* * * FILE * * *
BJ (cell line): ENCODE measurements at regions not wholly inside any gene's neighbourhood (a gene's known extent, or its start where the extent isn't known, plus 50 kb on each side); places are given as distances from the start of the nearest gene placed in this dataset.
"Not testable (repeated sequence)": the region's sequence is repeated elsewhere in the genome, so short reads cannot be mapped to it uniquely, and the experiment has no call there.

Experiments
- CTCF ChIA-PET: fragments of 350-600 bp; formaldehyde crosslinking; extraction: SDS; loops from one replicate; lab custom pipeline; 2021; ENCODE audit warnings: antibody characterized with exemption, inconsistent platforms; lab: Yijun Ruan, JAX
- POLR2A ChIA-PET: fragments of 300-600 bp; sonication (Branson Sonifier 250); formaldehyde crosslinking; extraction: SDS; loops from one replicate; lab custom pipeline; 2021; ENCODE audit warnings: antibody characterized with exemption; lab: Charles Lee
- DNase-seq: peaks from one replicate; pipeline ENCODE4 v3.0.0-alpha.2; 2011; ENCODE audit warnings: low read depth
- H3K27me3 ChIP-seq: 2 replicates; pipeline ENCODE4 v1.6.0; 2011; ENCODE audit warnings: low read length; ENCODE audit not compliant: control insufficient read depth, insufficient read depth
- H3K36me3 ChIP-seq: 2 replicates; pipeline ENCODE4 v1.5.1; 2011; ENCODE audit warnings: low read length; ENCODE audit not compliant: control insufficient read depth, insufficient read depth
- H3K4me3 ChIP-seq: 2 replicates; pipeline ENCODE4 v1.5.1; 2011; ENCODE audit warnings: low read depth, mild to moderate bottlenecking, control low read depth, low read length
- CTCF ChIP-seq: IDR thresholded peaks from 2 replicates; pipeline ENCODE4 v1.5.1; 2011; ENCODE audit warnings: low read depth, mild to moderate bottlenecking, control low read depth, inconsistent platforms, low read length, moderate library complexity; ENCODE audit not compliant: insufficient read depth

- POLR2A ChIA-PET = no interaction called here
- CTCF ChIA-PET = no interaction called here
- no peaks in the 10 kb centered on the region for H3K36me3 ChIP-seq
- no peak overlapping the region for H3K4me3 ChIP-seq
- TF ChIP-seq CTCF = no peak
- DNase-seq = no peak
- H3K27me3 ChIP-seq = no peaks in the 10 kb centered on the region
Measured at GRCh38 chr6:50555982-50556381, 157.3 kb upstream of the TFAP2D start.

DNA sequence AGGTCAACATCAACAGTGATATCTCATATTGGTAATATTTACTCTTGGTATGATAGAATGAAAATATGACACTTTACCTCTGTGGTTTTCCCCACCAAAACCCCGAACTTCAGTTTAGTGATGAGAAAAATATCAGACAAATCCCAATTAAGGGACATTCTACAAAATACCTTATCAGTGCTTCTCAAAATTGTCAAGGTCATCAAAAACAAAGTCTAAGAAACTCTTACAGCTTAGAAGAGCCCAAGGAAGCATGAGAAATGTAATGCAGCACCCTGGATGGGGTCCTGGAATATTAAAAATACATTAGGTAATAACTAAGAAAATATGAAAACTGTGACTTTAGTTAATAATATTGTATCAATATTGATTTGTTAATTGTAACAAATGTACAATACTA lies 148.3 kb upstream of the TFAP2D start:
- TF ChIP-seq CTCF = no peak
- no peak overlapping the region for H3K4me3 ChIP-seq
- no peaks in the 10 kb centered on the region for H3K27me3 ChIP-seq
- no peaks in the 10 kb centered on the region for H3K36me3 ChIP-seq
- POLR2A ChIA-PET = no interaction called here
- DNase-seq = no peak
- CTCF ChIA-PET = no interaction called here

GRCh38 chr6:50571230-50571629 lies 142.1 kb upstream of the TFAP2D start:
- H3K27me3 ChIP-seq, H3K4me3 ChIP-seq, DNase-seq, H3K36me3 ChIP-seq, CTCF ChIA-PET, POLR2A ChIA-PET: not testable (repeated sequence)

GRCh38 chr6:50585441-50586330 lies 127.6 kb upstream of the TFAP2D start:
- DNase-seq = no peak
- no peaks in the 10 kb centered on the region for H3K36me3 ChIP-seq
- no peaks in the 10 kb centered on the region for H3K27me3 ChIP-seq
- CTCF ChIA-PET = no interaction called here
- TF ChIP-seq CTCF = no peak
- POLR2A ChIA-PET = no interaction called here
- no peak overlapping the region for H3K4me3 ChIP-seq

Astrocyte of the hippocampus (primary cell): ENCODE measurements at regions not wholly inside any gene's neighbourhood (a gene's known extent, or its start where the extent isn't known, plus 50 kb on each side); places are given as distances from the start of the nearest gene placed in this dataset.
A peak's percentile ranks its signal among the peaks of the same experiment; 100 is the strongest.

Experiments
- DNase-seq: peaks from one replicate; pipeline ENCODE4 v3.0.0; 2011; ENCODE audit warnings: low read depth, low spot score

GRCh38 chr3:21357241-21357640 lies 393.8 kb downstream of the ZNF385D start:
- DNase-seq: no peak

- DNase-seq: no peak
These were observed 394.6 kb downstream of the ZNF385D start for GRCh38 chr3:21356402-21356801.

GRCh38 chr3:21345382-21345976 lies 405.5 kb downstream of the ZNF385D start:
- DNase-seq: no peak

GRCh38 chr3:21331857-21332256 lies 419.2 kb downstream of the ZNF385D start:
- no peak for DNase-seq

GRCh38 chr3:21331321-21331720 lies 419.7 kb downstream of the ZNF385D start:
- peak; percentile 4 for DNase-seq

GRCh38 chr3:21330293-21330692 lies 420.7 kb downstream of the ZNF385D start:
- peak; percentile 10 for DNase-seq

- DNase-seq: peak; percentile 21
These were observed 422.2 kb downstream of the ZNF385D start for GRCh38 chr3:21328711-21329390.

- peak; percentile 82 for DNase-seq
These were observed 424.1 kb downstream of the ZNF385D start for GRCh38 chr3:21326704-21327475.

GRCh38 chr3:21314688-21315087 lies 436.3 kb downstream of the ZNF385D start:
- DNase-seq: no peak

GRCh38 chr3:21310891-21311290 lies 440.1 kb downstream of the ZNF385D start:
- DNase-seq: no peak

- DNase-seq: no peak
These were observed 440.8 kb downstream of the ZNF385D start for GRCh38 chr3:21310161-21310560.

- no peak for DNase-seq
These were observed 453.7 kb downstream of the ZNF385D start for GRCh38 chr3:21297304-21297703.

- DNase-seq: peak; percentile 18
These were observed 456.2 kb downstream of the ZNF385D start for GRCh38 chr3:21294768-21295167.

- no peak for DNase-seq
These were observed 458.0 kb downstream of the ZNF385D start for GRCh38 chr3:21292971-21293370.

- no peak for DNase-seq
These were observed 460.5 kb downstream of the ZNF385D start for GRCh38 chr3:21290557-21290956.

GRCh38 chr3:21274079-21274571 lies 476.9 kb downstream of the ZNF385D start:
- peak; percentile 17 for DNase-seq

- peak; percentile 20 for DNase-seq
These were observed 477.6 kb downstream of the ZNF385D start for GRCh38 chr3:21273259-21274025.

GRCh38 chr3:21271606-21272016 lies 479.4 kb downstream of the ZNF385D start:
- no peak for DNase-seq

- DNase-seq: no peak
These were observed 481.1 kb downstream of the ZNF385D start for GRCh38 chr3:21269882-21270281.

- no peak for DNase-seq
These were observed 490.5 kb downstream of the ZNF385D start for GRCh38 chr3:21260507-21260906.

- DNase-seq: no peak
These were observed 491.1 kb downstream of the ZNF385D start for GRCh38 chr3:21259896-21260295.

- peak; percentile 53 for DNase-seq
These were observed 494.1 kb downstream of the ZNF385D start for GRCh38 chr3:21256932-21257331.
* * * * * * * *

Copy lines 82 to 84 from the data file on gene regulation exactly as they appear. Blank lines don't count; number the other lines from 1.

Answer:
These were observed 491.1 kb downstream of the ZNF385D start for GRCh38 chr3:21259896-21260295.

- peak; percentile 53 for DNase-seq
These were observed 494.1 kb downstream of the ZNF385D start for GRCh38 chr3:21256932-21257331.